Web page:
Wheeler v. Nesbitt
65 U.S. 544 (1860)

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U.S. Supreme Court

Wheeler v. Nesbitt, 65 U.S. 24 How. 544 544 (1860)

Wheeler v. Nesbitt

65 U.S. (24 How.) 544

Syllabus

When the general issue is pleaded to an action on the case for a malicious criminal prosecution, the plaintiff must prove, in the first place, the fact of the prosecution, that the defendant was himself the prosecutor, or instigated the proceeding, and that it finally terminated in favor of the party accused.

He must also prove that the charge against him was unfounded, that it was made without reasonable or probable cause, and that the defendant, in making or instigating it, was actuated by malice.

Page 65 U. S. 545

Probable cause is the existence of such facts and circumstances as would excite the belief in a reasonable mind, acting on the facts within the knowledge of the prosecutor, that the person charged was guilty of the crime for which he was prosecuted.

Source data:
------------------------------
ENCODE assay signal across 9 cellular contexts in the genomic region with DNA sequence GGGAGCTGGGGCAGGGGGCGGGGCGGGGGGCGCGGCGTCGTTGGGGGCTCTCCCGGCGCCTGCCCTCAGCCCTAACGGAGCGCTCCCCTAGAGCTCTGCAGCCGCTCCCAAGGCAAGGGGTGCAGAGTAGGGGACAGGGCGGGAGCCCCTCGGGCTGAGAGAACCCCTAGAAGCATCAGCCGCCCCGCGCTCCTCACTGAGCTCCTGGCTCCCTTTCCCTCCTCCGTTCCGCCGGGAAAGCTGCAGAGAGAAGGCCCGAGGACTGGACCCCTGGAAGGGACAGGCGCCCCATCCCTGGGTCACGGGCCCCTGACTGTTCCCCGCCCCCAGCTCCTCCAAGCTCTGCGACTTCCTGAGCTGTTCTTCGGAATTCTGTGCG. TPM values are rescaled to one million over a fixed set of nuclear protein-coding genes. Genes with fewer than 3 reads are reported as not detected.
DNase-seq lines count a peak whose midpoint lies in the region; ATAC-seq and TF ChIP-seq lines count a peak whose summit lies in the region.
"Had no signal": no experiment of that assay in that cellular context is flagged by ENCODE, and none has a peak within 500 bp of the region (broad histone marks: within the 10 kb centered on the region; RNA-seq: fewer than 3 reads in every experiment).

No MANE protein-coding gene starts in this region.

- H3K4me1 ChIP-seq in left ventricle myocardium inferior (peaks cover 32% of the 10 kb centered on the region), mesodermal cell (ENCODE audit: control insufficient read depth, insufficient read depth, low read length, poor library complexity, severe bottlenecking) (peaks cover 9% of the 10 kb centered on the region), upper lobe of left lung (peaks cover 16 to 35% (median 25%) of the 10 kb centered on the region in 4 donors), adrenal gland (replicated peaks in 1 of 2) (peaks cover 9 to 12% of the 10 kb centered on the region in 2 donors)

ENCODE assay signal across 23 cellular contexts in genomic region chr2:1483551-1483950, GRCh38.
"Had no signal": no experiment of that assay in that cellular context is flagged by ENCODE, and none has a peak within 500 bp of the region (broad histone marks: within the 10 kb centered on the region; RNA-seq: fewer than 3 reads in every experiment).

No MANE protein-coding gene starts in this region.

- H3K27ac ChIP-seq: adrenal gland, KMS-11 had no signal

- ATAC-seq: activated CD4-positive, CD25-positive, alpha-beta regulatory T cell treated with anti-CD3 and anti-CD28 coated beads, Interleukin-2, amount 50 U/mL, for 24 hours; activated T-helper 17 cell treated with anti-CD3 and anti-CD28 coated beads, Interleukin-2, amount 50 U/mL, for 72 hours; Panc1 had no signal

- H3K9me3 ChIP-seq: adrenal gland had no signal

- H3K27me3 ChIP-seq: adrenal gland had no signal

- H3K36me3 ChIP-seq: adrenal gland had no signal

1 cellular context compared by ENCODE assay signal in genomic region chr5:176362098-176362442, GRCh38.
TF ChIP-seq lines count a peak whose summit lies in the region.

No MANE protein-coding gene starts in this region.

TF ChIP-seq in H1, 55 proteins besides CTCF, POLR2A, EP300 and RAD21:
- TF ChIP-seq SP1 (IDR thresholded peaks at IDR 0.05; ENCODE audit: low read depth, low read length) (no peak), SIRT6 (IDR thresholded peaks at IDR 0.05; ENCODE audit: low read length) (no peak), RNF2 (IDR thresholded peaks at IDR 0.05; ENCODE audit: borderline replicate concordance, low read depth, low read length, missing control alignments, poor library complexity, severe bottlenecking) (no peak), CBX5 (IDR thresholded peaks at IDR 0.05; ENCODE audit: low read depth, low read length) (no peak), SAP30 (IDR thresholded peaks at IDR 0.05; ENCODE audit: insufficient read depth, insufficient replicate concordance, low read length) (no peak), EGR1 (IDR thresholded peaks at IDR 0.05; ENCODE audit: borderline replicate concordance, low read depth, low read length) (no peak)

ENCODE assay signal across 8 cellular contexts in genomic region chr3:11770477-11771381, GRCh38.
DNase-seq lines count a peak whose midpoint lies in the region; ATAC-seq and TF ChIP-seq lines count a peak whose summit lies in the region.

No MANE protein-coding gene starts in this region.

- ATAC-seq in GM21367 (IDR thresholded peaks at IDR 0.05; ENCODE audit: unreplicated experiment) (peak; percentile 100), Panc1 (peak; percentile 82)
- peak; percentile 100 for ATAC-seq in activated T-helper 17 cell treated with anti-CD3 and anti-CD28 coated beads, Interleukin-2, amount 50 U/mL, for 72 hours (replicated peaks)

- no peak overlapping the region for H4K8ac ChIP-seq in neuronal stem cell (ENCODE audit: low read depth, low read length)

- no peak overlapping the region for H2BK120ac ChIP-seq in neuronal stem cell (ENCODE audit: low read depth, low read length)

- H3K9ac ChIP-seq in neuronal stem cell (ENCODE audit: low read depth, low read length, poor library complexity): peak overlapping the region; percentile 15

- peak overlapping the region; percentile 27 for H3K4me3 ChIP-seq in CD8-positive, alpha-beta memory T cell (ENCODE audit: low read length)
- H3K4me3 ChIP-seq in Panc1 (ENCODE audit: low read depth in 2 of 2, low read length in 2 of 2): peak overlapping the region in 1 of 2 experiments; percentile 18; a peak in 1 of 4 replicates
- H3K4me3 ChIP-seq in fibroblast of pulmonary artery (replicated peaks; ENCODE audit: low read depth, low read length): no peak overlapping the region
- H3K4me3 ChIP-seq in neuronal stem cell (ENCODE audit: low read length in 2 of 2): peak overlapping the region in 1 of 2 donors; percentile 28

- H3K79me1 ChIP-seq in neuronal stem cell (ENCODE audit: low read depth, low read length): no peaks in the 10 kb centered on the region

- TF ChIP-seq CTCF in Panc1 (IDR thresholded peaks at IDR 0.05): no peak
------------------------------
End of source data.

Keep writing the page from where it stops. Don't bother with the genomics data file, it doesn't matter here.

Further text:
Where the court told the jury that the want of probable cause afforded a presumption of malice, but that such presumption might be rebutted by other evidence showing that the party acted bona fide and in the honest discharge of what he believed to be his duty, it was not error in the court to add, in the same connection, that if, however, the jury find that the arrest was wanton and reckless, and that no circumstances existed to induce a reasonable and dispassionate man to believe that he was guilty of the charge preferred against him, then the jury ought to infer malice, except, perhaps, the closing paragraph is put rather strongly in favor of the plaintiff.

Whether the prosecution was or was not commenced from malicious motives was a question of fact, and it was for the jury to determine whether the inference of malice was a reasonable one from the facts assumed in the instruction; but the error, if it be one, forms no ground o

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